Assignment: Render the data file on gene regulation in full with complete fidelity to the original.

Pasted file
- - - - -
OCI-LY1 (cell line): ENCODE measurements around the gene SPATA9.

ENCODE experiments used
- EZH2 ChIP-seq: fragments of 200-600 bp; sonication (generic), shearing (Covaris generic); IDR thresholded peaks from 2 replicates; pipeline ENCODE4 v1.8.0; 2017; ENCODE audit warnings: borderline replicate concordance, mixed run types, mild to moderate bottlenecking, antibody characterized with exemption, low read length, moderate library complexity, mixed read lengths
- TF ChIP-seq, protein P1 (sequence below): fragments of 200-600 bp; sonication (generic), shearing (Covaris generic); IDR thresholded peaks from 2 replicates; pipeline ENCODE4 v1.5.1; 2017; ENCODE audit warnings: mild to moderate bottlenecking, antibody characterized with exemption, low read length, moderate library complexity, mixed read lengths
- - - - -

OCI-LY1 (cell line): ENCODE measurements around the gene SPATA9.

ENCODE experiments used
- EZH2 ChIP-seq: fragments of 200-600 bp; sonication (generic), shearing (Covaris generic); IDR thresholded peaks from 2 replicates; pipeline ENCODE4 v1.8.0; 2017; ENCODE audit warnings: borderline replicate concordance, mixed run types, mild to moderate bottlenecking, antibody characterized with exemption, low read length, moderate library complexity, mixed read lengths
- TF ChIP-seq, protein P1 (sequence below): fragments of 200-600 bp; sonication (generic), shearing (Covaris generic); IDR thresholded peaks from 2 replicates; pipeline ENCODE4 v1.5.1; 2017; ENCODE audit warnings: mild to moderate bottlenecking, antibody characterized with exemption, low read length, moderate library complexity, mixed read lengths